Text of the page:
Gender

Issues ››› Gender
  • After Fox Fired O'Reilly, Bill Shine Should Be Next

    Shine Continues At The Helm Despite Reports That He Helped Cover Up Sexual Harassment At The Network

    Blog ››› ››› CRISTINA LóPEZ G.

    It took years of sexual harassment reports, millions of dollars in non-disclosure agreements, and a successful advertisers boycott, but Bill O’Reilly was finally fired from Fox News. But his ousting cannot be taken as indicative of a major culture shift within the network as long as current co-president of Fox News Bill Shine continues to be at the helm. As senior executive vice president, Shine reportedly retaliated against women who reported sexual harassment by former-CEO Roger Ailes and helped participate in covering up the reports that eventually led to Ailes’ ouster.

    After Ailes was fired in August 2016, the network swiftly promoted Shine and Fox executive Jack Abernethy as co-presidents. In September, Fox announced that Shine had signed a new multi-year contract with the network, saying the deal guaranteed "stability and leadership to help guide the network for years to come.” Shine, however, has been named in various lawsuits against the network for his “complicity,” and it has previously been reported that Shine played a key role in helping cover up Ailes’ conduct by silencing and “smearing” women who complained.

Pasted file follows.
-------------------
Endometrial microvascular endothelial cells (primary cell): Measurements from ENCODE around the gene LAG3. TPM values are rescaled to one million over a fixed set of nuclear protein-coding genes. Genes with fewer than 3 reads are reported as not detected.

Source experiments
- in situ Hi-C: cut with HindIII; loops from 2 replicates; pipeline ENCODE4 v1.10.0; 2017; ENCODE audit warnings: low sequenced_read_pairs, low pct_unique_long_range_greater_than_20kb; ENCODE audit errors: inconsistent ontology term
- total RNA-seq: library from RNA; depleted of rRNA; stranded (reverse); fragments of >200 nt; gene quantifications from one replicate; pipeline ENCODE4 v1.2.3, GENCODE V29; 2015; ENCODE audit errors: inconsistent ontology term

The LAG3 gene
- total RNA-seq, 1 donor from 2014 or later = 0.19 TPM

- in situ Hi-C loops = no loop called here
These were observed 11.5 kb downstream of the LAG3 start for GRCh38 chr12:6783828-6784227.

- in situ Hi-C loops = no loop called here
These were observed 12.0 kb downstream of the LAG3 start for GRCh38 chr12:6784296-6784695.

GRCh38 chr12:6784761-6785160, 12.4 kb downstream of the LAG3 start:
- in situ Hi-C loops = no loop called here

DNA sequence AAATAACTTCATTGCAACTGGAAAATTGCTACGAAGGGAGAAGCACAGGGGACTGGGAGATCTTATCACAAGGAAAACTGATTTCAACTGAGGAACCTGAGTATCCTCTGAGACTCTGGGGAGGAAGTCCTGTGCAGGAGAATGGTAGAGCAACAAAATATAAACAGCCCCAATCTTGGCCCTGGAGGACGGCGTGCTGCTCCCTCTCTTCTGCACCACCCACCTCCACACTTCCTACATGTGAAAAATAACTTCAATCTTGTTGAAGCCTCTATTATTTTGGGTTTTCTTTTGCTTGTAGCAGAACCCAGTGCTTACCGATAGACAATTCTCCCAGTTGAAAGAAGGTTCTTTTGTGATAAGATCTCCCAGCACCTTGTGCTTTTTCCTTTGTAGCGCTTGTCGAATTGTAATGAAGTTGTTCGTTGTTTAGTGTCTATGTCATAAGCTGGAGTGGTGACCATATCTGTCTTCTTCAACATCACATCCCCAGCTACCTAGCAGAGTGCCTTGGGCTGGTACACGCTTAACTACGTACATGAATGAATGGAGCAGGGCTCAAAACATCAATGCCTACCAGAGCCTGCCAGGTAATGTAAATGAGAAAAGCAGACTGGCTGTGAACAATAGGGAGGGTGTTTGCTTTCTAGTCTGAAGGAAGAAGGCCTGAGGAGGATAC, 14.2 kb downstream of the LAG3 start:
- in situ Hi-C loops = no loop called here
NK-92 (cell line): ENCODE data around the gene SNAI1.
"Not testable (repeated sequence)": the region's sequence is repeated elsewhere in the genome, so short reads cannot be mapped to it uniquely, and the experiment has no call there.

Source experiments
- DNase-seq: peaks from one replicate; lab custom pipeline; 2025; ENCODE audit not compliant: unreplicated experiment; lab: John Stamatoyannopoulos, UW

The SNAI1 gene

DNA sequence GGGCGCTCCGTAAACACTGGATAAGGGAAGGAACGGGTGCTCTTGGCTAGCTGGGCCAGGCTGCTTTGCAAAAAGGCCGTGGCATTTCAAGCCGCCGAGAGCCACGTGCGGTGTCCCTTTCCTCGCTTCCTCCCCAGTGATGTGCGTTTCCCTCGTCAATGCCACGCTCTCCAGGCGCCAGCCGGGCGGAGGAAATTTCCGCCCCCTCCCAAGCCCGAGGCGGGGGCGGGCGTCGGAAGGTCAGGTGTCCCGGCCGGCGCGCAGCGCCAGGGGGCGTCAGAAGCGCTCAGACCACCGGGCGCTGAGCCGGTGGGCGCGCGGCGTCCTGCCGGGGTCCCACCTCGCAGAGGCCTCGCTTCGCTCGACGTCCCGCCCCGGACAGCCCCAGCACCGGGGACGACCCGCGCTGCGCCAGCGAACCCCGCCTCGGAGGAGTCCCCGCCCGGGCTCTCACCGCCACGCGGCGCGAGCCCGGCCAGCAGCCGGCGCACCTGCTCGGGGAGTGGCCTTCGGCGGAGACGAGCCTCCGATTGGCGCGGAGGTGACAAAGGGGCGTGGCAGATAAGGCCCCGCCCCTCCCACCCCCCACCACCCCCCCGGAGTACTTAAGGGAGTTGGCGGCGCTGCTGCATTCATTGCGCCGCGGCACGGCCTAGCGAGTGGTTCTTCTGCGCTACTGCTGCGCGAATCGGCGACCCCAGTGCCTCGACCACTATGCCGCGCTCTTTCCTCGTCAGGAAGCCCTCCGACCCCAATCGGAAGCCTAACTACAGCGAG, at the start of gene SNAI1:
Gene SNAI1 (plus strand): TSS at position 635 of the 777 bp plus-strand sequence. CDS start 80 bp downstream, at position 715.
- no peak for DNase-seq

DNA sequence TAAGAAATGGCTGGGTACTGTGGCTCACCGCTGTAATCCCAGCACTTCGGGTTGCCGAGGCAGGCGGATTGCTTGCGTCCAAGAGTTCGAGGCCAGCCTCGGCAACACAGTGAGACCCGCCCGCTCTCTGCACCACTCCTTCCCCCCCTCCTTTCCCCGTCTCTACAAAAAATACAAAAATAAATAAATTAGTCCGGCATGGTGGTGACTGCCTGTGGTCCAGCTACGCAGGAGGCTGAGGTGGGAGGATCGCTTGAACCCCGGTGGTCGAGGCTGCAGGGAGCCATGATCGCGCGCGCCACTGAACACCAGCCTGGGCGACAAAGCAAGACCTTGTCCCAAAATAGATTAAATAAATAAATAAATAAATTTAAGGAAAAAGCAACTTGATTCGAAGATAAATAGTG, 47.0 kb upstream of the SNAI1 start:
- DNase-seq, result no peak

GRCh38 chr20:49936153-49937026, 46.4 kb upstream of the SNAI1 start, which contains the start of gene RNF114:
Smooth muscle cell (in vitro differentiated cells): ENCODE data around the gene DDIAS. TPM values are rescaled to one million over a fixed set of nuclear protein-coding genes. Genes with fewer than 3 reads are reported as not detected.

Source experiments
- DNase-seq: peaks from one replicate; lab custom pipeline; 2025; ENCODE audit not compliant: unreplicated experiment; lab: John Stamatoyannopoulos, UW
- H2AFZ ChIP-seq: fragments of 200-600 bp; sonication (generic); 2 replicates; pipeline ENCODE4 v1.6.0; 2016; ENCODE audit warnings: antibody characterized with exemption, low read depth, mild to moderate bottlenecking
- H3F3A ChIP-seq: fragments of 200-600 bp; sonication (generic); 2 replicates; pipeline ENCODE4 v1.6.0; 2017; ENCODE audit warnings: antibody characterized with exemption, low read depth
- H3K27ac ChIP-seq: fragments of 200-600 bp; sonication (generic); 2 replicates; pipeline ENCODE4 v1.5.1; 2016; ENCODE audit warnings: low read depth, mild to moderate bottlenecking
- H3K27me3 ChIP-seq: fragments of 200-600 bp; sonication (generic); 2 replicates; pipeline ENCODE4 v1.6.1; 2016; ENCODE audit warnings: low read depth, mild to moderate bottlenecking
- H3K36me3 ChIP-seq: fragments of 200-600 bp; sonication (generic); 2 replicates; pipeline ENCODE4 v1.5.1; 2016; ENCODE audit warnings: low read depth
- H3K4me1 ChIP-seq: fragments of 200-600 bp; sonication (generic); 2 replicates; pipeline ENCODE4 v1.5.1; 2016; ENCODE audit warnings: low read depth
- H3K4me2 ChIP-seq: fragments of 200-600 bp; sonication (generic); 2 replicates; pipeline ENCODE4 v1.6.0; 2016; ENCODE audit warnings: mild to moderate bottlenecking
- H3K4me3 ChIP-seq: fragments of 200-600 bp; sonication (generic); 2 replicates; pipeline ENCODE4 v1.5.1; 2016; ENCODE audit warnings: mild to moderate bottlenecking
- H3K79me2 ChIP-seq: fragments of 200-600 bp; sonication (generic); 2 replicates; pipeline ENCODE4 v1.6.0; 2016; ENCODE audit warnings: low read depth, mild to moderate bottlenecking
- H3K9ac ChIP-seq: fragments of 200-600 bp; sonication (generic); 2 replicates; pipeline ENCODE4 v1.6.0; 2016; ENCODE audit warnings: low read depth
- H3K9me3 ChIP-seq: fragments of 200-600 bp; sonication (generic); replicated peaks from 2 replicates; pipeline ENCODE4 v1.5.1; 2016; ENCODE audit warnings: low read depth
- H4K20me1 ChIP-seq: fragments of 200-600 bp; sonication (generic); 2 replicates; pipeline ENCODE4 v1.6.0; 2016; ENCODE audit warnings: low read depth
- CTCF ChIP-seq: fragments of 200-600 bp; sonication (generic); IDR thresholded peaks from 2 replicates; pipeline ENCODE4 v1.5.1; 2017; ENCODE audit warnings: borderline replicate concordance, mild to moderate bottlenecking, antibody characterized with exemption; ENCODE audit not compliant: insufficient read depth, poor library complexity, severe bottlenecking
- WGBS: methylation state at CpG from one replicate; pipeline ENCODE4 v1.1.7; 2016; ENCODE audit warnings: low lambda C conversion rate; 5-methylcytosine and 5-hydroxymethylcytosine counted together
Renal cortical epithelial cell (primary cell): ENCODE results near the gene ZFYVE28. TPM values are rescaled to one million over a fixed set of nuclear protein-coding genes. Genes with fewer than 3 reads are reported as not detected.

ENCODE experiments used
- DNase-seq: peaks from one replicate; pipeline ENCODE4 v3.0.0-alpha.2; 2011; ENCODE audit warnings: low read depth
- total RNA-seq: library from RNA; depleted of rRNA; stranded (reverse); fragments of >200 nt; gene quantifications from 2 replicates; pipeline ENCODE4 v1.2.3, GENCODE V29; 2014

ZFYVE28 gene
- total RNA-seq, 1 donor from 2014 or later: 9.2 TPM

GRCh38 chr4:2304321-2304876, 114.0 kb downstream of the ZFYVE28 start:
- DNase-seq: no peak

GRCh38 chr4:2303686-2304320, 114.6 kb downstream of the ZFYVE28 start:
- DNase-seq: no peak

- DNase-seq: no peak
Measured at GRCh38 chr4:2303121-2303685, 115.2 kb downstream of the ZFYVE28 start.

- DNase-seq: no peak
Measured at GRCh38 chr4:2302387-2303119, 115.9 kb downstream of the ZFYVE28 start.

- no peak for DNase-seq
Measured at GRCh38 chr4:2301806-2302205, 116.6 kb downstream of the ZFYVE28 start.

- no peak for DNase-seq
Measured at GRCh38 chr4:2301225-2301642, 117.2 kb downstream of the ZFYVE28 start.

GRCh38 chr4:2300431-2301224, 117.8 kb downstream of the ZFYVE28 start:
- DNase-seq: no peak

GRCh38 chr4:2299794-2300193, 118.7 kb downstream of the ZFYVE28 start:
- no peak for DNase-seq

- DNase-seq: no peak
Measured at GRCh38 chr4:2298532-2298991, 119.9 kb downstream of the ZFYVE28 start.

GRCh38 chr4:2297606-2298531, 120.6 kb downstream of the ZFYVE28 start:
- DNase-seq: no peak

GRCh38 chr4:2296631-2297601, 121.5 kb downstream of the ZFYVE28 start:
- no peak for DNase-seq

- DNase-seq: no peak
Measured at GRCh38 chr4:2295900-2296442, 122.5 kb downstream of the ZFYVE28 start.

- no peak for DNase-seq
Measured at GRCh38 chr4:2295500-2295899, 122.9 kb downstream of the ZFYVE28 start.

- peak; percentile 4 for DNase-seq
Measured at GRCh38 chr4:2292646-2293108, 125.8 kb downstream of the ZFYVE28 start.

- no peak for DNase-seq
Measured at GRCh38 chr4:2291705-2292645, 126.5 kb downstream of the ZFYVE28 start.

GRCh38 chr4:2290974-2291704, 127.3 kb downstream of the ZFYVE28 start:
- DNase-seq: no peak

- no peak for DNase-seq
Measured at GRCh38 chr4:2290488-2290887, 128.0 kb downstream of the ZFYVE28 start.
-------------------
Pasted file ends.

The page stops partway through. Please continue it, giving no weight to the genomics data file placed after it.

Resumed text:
According to New York magazine’s Gabriel Sherman, Shine aided Ailes in handling Laurie Luhn, a woman who reported Ailes for sexual and psychological harassment, by checking her into hotels in different cities after she suffered a mental breakdown and monitoring her outgoing emails. Former Fox host Andrea Tantaros named Shine as a defendant in her sexual harassment and retaliation lawsuit against Fox News and Roger Ailes. According to Tantaros’ lawsuit, she met with Shine to discuss “relief from Ailes’ sexual harassment and [Executive Vice President Irena] Briganti’s retaliatory media vendetta against her," but Shine “told her that Ailes was a ‘very powerful man’ and that she ‘needed to let this one go.’” Fox News contributor Julie Roginsky also named Shine in a lawsuit against Ailes, in which she said Shine was complicit in “Ailes’ harassment and of punishing her for raising the issue.”